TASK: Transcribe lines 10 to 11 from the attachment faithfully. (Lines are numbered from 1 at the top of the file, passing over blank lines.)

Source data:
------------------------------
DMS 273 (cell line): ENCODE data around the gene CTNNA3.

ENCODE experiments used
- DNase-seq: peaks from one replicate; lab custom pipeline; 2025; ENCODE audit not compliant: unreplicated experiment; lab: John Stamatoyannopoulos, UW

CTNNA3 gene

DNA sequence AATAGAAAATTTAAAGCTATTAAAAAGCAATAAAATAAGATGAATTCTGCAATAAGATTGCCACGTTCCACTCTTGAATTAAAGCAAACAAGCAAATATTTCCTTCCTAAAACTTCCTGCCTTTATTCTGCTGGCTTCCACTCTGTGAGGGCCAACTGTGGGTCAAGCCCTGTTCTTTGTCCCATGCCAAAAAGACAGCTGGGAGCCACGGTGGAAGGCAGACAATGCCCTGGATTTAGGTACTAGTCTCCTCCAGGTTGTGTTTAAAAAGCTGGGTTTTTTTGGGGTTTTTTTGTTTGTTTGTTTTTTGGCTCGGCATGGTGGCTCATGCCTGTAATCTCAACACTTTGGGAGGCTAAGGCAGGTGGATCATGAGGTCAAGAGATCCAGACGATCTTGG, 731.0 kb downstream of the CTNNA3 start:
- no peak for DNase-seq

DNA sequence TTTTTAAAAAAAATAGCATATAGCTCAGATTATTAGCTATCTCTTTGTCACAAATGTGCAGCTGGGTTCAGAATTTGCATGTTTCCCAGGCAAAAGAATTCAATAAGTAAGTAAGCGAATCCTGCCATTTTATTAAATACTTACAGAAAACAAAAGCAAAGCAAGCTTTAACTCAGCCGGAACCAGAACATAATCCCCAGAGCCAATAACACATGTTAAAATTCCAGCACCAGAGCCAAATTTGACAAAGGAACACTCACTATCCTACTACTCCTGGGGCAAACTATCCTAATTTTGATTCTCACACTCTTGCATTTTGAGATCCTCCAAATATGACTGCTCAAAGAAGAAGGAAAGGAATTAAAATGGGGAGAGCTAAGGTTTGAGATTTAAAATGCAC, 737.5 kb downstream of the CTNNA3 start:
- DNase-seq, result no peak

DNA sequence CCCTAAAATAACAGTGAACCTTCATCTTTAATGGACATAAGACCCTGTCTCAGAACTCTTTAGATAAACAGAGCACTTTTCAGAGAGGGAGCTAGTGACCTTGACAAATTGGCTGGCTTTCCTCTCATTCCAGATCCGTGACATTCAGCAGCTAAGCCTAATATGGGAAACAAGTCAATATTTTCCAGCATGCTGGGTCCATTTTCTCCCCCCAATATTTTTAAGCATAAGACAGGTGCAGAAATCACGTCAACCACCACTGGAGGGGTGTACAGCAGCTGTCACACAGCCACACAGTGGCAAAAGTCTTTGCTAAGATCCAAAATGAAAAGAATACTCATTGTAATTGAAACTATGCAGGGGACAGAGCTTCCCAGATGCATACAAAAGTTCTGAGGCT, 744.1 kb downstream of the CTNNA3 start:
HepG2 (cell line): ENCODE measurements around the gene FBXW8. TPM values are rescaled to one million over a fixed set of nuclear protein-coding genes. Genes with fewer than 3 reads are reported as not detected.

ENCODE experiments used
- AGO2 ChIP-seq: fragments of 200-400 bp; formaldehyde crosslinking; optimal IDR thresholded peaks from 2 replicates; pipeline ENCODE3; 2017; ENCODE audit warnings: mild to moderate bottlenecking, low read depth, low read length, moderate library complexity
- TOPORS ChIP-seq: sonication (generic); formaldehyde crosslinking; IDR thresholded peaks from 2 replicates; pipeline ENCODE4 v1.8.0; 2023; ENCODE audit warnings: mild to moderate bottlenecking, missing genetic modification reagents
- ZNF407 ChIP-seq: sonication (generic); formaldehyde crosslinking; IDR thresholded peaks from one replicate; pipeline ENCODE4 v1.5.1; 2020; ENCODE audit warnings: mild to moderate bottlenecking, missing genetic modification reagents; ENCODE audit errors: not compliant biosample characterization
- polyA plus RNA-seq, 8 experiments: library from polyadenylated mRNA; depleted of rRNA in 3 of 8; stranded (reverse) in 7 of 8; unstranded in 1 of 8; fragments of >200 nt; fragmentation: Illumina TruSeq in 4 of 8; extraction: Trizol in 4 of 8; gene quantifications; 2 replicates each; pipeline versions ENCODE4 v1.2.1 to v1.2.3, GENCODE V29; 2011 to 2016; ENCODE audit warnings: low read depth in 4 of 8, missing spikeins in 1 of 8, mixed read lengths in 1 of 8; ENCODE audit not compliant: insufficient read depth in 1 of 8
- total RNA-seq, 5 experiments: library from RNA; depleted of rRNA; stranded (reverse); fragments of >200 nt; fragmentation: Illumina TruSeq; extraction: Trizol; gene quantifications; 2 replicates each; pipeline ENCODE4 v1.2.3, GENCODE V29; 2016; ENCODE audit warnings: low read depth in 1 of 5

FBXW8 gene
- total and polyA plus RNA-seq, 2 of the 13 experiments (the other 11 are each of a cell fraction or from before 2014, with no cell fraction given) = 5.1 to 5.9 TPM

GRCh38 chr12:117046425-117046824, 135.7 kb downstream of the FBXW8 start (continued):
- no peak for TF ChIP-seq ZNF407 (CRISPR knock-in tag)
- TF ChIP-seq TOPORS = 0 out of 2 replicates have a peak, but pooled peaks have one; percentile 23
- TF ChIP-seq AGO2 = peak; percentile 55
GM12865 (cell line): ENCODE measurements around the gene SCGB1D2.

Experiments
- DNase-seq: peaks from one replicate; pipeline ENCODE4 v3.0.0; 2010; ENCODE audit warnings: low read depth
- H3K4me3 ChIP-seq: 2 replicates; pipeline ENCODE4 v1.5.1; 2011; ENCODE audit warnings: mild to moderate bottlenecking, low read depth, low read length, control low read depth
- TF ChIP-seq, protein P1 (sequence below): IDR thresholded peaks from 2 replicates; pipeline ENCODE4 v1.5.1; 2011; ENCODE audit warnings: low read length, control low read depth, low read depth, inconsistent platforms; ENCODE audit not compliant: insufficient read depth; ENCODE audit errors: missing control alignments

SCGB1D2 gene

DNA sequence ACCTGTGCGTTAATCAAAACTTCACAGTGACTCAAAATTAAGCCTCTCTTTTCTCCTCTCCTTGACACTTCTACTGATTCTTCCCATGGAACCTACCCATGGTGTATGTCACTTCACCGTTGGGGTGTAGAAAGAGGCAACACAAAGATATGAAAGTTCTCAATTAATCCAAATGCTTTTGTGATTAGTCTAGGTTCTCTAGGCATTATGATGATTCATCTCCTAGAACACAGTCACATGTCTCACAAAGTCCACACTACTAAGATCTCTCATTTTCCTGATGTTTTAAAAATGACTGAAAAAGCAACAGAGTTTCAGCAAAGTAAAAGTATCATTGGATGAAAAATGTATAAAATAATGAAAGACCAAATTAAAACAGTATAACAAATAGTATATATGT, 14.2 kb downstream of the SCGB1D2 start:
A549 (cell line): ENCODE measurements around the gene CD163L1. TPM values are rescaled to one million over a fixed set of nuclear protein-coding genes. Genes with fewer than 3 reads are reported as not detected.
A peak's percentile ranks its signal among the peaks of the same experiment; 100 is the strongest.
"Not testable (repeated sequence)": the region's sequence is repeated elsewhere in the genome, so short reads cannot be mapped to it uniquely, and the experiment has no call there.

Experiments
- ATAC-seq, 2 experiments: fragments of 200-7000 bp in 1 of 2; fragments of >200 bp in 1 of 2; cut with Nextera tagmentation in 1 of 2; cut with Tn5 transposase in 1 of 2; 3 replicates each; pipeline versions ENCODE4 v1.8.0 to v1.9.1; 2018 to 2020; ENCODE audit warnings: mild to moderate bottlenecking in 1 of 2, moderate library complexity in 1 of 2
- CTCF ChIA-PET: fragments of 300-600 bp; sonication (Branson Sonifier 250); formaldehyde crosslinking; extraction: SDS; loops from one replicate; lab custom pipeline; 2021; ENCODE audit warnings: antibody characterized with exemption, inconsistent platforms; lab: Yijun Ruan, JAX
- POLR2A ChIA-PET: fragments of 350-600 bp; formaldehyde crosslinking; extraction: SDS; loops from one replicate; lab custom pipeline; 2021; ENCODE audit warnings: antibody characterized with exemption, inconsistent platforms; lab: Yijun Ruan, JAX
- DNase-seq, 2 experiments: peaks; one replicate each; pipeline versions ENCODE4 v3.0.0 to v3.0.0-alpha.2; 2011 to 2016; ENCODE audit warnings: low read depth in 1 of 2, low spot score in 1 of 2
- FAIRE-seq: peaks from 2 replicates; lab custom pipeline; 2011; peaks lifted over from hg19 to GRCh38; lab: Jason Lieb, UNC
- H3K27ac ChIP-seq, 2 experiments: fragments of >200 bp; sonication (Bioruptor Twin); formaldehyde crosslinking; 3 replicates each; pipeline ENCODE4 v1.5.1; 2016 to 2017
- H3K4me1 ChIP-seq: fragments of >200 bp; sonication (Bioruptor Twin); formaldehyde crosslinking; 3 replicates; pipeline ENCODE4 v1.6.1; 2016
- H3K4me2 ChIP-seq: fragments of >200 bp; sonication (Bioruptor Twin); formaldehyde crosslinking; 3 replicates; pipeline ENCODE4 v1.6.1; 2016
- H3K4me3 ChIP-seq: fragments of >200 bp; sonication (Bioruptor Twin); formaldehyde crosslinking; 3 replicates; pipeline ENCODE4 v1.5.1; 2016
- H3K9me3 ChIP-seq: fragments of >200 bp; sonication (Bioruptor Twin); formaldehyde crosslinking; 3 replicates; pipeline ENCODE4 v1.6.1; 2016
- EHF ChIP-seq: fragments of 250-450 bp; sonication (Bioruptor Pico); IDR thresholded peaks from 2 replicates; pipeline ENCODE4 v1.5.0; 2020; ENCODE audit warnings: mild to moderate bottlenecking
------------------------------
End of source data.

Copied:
HepG2 (cell line): ENCODE measurements around the gene FBXW8. TPM values are rescaled to one million over a fixed set of nuclear protein-coding genes. Genes with fewer than 3 reads are reported as not detected.

ENCODE experiments used